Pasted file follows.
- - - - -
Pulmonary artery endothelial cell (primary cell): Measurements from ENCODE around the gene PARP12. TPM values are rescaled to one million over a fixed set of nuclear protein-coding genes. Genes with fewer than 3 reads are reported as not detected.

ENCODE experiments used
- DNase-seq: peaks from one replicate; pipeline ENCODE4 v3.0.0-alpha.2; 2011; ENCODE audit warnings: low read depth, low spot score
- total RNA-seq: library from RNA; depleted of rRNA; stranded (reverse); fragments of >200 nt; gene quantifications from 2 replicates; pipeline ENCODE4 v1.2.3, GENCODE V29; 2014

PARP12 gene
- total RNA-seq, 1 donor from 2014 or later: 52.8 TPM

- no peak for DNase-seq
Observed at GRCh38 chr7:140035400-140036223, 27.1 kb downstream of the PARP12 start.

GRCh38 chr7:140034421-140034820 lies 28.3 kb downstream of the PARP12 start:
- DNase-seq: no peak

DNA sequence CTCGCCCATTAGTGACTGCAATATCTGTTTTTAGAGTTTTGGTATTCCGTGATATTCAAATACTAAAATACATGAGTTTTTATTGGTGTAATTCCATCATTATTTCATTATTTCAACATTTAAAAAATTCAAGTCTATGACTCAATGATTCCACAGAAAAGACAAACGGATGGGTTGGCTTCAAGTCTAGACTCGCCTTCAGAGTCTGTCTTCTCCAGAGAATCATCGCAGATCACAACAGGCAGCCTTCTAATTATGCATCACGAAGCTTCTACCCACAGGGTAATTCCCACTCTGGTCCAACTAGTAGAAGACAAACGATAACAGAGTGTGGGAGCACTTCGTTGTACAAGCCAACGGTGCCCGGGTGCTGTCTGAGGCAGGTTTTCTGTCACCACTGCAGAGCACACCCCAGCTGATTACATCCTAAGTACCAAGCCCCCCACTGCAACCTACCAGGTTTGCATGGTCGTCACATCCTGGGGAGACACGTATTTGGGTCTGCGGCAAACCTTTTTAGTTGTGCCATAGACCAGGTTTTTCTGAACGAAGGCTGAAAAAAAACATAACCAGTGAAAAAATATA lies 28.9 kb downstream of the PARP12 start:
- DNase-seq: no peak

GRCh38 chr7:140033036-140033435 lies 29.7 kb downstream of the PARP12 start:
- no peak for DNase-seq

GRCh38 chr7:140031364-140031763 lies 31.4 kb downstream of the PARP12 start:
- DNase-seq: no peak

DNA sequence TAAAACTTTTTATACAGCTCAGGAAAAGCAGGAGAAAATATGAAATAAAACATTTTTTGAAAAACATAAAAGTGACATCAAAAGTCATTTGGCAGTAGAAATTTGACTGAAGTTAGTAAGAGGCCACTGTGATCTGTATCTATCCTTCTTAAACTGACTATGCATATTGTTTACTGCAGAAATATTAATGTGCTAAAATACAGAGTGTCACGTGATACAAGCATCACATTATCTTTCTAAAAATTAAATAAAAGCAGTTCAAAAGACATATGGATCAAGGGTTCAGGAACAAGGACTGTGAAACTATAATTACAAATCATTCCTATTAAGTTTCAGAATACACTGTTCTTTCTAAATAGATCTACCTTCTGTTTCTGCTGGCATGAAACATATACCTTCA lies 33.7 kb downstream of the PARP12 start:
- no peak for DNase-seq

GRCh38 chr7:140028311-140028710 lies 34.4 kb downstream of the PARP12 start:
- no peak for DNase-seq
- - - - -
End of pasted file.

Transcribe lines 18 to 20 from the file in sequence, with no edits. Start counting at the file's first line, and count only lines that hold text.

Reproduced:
- no peak for DNase-seq

GRCh38 chr7:140028311-140028710 lies 34.4 kb downstream of the PARP12 start:
- no peak for DNase-seq